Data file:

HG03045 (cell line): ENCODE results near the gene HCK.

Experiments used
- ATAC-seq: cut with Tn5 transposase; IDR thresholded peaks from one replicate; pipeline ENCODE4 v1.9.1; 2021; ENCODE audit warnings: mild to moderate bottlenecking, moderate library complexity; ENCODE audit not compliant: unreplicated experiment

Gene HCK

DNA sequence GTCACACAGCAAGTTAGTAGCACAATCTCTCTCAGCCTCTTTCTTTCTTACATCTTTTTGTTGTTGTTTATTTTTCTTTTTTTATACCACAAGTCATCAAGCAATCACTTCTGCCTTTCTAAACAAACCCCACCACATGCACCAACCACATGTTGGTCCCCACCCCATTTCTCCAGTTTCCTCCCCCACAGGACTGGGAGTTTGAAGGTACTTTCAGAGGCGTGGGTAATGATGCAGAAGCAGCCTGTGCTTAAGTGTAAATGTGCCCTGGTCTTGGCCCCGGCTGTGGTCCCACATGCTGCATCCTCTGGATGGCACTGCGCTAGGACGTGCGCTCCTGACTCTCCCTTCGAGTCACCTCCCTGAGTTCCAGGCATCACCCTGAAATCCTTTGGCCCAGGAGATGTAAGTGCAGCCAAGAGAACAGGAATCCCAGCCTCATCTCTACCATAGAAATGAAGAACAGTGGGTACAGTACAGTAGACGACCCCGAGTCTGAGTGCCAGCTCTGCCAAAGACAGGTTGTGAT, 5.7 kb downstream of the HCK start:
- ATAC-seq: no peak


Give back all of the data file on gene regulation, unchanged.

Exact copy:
HG03045 (cell line): ENCODE results near the gene HCK.

Experiments used
- ATAC-seq: cut with Tn5 transposase; IDR thresholded peaks from one replicate; pipeline ENCODE4 v1.9.1; 2021; ENCODE audit warnings: mild to moderate bottlenecking, moderate library complexity; ENCODE audit not compliant: unreplicated experiment

Gene HCK

DNA sequence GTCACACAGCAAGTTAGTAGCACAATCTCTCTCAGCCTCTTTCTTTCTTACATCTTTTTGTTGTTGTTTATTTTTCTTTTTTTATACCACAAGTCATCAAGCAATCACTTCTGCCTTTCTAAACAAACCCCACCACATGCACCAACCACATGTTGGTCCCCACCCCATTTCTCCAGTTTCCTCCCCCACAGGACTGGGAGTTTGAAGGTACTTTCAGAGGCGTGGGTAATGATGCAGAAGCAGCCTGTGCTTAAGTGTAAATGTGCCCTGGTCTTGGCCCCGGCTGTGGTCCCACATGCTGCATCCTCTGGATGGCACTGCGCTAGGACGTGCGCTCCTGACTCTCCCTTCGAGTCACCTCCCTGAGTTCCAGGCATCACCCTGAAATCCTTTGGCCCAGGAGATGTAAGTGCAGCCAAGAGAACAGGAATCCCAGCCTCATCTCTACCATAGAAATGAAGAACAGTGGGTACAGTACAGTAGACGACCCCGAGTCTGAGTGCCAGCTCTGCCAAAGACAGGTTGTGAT, 5.7 kb downstream of the HCK start:
- ATAC-seq: no peak